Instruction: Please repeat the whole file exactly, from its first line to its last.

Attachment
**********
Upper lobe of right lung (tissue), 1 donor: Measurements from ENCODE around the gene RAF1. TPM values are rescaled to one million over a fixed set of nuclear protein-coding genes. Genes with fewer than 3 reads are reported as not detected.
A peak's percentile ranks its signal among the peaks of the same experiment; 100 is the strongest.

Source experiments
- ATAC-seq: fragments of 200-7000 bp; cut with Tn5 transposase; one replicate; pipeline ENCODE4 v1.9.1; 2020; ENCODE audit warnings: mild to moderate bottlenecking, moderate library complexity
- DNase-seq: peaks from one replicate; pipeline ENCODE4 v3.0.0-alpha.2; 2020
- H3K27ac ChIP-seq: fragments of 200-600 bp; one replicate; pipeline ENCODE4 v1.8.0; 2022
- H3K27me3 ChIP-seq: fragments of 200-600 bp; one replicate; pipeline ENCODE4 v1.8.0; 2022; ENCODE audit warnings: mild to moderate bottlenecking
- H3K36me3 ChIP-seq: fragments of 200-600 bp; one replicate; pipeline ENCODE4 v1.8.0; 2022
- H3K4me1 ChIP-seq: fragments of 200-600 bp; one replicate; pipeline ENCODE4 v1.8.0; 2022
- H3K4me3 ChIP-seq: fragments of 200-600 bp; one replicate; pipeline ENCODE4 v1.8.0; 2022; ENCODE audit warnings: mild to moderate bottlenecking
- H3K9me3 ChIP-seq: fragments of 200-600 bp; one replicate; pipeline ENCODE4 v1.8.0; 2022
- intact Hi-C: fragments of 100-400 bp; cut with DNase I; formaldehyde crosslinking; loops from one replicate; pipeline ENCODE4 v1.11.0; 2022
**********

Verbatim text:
Upper lobe of right lung (tissue), 1 donor: Measurements from ENCODE around the gene RAF1. TPM values are rescaled to one million over a fixed set of nuclear protein-coding genes. Genes with fewer than 3 reads are reported as not detected.
A peak's percentile ranks its signal among the peaks of the same experiment; 100 is the strongest.

Source experiments
- ATAC-seq: fragments of 200-7000 bp; cut with Tn5 transposase; one replicate; pipeline ENCODE4 v1.9.1; 2020; ENCODE audit warnings: mild to moderate bottlenecking, moderate library complexity
- DNase-seq: peaks from one replicate; pipeline ENCODE4 v3.0.0-alpha.2; 2020
- H3K27ac ChIP-seq: fragments of 200-600 bp; one replicate; pipeline ENCODE4 v1.8.0; 2022
- H3K27me3 ChIP-seq: fragments of 200-600 bp; one replicate; pipeline ENCODE4 v1.8.0; 2022; ENCODE audit warnings: mild to moderate bottlenecking
- H3K36me3 ChIP-seq: fragments of 200-600 bp; one replicate; pipeline ENCODE4 v1.8.0; 2022
- H3K4me1 ChIP-seq: fragments of 200-600 bp; one replicate; pipeline ENCODE4 v1.8.0; 2022
- H3K4me3 ChIP-seq: fragments of 200-600 bp; one replicate; pipeline ENCODE4 v1.8.0; 2022; ENCODE audit warnings: mild to moderate bottlenecking
- H3K9me3 ChIP-seq: fragments of 200-600 bp; one replicate; pipeline ENCODE4 v1.8.0; 2022
- intact Hi-C: fragments of 100-400 bp; cut with DNase I; formaldehyde crosslinking; loops from one replicate; pipeline ENCODE4 v1.11.0; 2022